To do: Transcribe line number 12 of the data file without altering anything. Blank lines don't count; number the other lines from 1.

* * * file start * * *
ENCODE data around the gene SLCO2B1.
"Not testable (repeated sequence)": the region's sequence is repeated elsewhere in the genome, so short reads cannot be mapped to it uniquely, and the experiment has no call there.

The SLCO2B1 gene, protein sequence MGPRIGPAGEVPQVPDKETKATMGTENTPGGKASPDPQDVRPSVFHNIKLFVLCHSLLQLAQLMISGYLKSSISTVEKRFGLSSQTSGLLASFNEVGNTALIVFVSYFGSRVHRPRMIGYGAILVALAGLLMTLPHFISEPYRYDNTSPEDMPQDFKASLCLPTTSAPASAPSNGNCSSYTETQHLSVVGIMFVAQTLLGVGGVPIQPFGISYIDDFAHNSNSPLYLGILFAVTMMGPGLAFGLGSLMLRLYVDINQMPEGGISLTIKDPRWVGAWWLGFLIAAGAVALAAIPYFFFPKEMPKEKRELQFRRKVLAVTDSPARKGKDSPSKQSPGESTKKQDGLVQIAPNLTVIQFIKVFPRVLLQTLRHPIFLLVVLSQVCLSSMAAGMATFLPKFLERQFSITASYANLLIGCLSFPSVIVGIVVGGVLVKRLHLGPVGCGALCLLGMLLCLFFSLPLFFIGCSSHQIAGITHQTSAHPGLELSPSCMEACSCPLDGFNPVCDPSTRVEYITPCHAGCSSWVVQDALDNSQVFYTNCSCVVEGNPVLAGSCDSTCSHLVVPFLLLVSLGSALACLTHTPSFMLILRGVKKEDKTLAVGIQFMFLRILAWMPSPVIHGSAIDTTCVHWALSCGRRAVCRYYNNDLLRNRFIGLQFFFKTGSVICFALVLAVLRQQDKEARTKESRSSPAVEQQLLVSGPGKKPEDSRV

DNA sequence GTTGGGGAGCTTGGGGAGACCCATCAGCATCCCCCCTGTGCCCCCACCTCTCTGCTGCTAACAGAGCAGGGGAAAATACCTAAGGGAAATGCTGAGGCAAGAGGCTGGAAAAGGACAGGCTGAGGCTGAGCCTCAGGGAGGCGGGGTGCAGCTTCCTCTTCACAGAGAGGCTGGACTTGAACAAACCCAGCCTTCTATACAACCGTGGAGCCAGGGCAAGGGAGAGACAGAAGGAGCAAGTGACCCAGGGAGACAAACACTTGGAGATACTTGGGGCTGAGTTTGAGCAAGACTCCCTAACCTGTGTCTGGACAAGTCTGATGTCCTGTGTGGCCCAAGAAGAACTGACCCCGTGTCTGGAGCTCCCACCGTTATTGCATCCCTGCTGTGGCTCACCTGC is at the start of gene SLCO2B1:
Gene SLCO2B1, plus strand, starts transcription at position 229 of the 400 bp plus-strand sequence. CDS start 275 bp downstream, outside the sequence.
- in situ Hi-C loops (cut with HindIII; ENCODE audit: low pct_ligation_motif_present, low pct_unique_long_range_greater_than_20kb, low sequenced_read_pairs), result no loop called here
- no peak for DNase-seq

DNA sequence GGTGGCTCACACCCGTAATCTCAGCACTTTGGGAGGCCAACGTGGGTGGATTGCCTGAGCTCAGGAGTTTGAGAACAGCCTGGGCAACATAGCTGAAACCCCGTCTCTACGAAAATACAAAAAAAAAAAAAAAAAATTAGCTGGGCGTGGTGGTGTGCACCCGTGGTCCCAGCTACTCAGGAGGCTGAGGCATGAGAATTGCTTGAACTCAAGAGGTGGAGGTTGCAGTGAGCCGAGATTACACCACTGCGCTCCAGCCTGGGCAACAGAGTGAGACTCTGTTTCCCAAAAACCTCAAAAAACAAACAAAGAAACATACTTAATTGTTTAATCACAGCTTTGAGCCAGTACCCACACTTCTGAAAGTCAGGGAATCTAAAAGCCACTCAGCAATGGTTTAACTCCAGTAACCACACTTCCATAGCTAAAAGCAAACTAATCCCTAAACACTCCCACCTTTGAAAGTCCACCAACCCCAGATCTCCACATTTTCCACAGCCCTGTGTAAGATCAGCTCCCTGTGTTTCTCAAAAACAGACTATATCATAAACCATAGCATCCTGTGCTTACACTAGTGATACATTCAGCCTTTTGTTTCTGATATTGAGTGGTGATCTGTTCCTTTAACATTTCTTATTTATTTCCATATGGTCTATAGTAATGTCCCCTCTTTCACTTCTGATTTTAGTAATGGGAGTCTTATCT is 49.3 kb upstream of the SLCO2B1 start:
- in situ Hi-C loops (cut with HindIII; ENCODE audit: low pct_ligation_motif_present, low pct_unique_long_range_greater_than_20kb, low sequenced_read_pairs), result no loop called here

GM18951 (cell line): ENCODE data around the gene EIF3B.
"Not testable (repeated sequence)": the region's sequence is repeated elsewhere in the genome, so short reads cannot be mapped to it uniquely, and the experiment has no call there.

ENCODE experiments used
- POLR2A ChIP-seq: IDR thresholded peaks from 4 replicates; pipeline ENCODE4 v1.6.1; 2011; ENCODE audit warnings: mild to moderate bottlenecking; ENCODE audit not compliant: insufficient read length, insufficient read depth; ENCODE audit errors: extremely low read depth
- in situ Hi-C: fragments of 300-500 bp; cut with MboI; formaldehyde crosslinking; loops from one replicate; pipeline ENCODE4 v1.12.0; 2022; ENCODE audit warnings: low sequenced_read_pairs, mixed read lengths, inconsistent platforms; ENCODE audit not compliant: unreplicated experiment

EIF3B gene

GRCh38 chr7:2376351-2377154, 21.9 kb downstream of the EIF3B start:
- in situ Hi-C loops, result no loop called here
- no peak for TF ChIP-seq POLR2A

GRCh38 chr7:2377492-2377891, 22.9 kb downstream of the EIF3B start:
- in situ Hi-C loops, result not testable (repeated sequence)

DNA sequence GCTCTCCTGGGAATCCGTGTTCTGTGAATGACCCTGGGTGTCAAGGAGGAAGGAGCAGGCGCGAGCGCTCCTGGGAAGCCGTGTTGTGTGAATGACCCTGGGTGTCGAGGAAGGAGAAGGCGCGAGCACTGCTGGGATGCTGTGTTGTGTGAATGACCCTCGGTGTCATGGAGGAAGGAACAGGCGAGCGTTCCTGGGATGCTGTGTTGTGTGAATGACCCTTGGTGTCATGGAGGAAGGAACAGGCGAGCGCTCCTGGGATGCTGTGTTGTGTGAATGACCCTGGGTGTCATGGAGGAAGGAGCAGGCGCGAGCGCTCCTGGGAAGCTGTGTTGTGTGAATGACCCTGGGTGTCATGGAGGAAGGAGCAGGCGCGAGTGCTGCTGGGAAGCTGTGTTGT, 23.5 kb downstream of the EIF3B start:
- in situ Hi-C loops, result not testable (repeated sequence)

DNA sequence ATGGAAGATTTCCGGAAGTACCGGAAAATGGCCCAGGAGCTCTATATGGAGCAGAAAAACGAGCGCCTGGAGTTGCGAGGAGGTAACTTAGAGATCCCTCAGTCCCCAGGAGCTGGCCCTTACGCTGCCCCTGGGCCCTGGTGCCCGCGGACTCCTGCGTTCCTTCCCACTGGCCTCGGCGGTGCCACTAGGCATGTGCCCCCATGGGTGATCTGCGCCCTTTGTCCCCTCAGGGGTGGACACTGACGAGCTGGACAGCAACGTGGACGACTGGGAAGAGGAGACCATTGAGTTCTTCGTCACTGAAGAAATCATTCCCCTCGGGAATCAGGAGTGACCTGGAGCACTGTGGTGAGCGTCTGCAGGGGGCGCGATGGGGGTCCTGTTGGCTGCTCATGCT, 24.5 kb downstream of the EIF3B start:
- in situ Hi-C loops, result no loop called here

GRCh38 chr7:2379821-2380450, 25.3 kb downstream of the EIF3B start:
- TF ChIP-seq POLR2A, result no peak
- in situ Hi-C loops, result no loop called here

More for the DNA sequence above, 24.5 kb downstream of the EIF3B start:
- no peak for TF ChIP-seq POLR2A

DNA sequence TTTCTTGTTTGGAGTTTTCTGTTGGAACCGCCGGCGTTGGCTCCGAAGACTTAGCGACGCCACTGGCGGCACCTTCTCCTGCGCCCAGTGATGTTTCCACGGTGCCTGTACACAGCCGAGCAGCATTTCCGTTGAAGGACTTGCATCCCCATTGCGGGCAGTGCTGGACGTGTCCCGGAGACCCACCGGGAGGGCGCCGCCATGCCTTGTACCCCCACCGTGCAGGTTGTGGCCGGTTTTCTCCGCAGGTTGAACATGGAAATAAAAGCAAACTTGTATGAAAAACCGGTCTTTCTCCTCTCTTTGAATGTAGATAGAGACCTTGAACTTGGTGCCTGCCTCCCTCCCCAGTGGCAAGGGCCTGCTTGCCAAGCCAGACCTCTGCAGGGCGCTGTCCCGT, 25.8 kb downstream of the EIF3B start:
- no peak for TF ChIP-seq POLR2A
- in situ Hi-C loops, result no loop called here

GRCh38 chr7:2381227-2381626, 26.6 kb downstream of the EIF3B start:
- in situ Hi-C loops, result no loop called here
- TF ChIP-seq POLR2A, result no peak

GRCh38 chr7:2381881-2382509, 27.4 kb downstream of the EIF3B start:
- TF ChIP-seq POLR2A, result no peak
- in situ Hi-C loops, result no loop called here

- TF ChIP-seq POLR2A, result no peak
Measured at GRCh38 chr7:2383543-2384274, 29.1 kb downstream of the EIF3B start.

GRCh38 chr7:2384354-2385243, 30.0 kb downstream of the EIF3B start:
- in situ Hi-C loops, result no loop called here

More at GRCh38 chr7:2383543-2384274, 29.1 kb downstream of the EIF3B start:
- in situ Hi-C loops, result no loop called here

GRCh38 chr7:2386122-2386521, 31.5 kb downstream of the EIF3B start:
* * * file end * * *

ENCODE experiments used